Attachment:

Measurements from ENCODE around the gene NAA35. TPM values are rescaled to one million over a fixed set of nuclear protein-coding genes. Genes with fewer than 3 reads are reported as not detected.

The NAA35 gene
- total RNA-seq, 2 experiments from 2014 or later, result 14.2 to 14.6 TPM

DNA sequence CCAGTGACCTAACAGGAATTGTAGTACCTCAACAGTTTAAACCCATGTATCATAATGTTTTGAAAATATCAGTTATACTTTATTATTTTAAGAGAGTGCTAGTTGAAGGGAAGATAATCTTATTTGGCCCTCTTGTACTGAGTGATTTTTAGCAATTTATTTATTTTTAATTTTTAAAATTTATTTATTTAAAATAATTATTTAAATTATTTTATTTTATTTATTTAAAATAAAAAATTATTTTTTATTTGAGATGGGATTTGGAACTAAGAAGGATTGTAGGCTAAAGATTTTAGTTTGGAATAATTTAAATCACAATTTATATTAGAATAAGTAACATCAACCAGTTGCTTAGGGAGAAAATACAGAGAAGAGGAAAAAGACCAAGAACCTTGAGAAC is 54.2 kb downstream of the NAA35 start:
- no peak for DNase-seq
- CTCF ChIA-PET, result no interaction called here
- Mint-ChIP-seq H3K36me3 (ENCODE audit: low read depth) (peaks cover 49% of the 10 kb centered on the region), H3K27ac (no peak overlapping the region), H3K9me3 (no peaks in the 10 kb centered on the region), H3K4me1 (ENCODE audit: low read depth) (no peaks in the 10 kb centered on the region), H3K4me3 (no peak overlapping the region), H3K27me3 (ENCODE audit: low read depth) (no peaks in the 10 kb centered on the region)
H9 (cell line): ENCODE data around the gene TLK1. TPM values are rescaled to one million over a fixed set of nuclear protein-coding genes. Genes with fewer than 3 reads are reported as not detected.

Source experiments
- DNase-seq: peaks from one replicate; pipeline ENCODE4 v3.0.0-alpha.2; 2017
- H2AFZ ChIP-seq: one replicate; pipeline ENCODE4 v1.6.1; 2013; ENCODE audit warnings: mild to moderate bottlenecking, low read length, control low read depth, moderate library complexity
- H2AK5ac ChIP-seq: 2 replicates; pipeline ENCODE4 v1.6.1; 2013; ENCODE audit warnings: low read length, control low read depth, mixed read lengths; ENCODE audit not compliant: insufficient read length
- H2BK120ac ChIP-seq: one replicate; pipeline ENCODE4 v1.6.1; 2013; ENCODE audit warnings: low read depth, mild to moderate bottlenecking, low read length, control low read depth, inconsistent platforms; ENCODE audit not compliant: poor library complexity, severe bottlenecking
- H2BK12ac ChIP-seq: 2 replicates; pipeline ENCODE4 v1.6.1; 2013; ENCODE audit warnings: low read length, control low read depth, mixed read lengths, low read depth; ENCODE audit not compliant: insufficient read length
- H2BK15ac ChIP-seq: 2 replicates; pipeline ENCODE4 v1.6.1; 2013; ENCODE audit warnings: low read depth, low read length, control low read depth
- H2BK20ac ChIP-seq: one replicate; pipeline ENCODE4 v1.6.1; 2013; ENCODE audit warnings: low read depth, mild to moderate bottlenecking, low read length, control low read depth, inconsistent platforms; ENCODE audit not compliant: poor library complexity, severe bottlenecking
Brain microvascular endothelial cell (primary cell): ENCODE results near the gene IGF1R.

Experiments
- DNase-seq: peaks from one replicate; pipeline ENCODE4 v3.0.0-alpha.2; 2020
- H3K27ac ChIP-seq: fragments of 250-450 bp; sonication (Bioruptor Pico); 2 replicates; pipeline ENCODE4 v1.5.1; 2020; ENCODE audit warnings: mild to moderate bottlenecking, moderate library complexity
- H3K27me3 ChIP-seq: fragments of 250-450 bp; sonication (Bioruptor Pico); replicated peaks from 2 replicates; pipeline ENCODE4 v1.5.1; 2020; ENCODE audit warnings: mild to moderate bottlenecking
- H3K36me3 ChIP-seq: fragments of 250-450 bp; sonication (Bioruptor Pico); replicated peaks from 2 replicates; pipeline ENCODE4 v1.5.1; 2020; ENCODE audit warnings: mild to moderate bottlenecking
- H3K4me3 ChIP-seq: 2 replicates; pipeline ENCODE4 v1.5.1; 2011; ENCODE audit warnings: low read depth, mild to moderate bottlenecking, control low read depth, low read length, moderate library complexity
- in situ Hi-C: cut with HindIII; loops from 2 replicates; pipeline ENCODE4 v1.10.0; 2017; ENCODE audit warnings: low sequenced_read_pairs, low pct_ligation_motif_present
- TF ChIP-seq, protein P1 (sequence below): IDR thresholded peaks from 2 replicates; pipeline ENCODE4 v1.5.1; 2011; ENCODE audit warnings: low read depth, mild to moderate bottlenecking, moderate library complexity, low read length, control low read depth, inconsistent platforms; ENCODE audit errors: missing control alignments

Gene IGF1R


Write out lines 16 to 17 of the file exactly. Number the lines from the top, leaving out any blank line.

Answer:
- H2BK20ac ChIP-seq: one replicate; pipeline ENCODE4 v1.6.1; 2013; ENCODE audit warnings: low read depth, mild to moderate bottlenecking, low read length, control low read depth, inconsistent platforms; ENCODE audit not compliant: poor library complexity, severe bottlenecking
Brain microvascular endothelial cell (primary cell): ENCODE results near the gene IGF1R.